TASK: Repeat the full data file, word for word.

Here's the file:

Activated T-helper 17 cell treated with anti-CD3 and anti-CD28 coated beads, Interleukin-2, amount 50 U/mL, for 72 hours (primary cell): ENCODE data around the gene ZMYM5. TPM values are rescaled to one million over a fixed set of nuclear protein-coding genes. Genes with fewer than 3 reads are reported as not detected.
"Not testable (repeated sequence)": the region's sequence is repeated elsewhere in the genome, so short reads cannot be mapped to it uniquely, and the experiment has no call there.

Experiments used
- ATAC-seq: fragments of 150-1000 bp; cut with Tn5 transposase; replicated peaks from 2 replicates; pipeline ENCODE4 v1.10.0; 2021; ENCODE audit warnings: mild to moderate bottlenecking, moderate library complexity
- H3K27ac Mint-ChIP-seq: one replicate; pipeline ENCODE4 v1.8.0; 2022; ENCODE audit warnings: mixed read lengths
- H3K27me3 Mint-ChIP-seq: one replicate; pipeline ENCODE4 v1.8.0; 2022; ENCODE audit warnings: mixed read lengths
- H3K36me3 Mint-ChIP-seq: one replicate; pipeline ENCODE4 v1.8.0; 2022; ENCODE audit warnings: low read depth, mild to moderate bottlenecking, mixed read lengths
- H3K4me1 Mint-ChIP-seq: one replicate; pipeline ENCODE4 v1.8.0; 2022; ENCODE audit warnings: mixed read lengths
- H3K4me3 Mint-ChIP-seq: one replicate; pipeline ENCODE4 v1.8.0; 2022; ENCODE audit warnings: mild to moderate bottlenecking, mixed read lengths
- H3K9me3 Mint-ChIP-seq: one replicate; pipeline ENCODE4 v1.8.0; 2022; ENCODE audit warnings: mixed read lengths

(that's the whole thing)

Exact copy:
Activated T-helper 17 cell treated with anti-CD3 and anti-CD28 coated beads, Interleukin-2, amount 50 U/mL, for 72 hours (primary cell): ENCODE data around the gene ZMYM5. TPM values are rescaled to one million over a fixed set of nuclear protein-coding genes. Genes with fewer than 3 reads are reported as not detected.
"Not testable (repeated sequence)": the region's sequence is repeated elsewhere in the genome, so short reads cannot be mapped to it uniquely, and the experiment has no call there.

Experiments used
- ATAC-seq: fragments of 150-1000 bp; cut with Tn5 transposase; replicated peaks from 2 replicates; pipeline ENCODE4 v1.10.0; 2021; ENCODE audit warnings: mild to moderate bottlenecking, moderate library complexity
- H3K27ac Mint-ChIP-seq: one replicate; pipeline ENCODE4 v1.8.0; 2022; ENCODE audit warnings: mixed read lengths
- H3K27me3 Mint-ChIP-seq: one replicate; pipeline ENCODE4 v1.8.0; 2022; ENCODE audit warnings: mixed read lengths
- H3K36me3 Mint-ChIP-seq: one replicate; pipeline ENCODE4 v1.8.0; 2022; ENCODE audit warnings: low read depth, mild to moderate bottlenecking, mixed read lengths
- H3K4me1 Mint-ChIP-seq: one replicate; pipeline ENCODE4 v1.8.0; 2022; ENCODE audit warnings: mixed read lengths
- H3K4me3 Mint-ChIP-seq: one replicate; pipeline ENCODE4 v1.8.0; 2022; ENCODE audit warnings: mild to moderate bottlenecking, mixed read lengths
- H3K9me3 Mint-ChIP-seq: one replicate; pipeline ENCODE4 v1.8.0; 2022; ENCODE audit warnings: mixed read lengths